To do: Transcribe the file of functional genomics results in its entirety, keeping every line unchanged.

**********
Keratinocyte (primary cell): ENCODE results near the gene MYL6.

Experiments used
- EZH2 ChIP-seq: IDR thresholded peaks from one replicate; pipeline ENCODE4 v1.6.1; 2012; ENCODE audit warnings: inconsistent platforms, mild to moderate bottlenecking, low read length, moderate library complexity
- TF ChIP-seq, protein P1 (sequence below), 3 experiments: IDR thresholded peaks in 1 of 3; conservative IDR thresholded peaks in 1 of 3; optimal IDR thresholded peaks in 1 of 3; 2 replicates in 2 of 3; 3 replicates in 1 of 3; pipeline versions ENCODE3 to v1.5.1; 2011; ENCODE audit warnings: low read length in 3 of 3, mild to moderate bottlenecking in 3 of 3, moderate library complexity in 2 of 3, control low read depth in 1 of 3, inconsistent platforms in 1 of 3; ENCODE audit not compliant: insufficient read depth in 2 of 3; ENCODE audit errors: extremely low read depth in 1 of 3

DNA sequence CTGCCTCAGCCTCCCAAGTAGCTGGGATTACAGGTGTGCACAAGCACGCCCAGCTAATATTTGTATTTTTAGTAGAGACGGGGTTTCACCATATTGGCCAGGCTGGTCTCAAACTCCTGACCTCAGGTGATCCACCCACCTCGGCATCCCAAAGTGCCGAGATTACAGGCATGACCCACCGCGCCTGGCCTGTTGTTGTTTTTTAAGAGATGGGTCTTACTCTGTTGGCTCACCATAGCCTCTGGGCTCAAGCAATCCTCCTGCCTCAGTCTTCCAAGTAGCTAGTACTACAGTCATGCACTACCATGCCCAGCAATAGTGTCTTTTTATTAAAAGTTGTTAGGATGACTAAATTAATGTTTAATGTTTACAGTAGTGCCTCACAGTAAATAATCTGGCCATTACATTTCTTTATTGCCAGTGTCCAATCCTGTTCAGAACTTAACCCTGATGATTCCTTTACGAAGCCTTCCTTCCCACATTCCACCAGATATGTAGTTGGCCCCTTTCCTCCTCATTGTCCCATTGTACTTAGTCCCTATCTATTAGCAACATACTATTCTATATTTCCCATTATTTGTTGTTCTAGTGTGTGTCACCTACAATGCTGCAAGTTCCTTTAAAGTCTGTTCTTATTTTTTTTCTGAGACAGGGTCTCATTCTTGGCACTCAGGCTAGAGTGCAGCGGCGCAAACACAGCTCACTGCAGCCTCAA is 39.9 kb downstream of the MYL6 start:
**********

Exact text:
Keratinocyte (primary cell): ENCODE results near the gene MYL6.

Experiments used
- EZH2 ChIP-seq: IDR thresholded peaks from one replicate; pipeline ENCODE4 v1.6.1; 2012; ENCODE audit warnings: inconsistent platforms, mild to moderate bottlenecking, low read length, moderate library complexity
- TF ChIP-seq, protein P1 (sequence below), 3 experiments: IDR thresholded peaks in 1 of 3; conservative IDR thresholded peaks in 1 of 3; optimal IDR thresholded peaks in 1 of 3; 2 replicates in 2 of 3; 3 replicates in 1 of 3; pipeline versions ENCODE3 to v1.5.1; 2011; ENCODE audit warnings: low read length in 3 of 3, mild to moderate bottlenecking in 3 of 3, moderate library complexity in 2 of 3, control low read depth in 1 of 3, inconsistent platforms in 1 of 3; ENCODE audit not compliant: insufficient read depth in 2 of 3; ENCODE audit errors: extremely low read depth in 1 of 3

DNA sequence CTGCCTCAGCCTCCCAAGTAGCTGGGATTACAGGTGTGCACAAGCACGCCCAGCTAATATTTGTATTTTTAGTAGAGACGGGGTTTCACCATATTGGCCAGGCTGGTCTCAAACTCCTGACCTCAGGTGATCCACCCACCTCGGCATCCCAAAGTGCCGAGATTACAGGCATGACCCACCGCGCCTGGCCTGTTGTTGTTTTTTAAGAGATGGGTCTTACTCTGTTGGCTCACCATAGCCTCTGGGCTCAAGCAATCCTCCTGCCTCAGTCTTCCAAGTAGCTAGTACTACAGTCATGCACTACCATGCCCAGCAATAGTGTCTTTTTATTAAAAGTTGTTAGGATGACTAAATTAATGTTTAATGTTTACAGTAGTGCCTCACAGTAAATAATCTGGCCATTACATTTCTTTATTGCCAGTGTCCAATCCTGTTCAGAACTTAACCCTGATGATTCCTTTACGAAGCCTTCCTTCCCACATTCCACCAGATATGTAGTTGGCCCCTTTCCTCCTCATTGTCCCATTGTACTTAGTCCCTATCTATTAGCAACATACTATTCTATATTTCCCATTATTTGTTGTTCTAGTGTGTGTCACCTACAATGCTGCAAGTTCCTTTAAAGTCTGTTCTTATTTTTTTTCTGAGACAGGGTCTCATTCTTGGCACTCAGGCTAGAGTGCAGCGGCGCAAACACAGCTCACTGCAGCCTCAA is 39.9 kb downstream of the MYL6 start: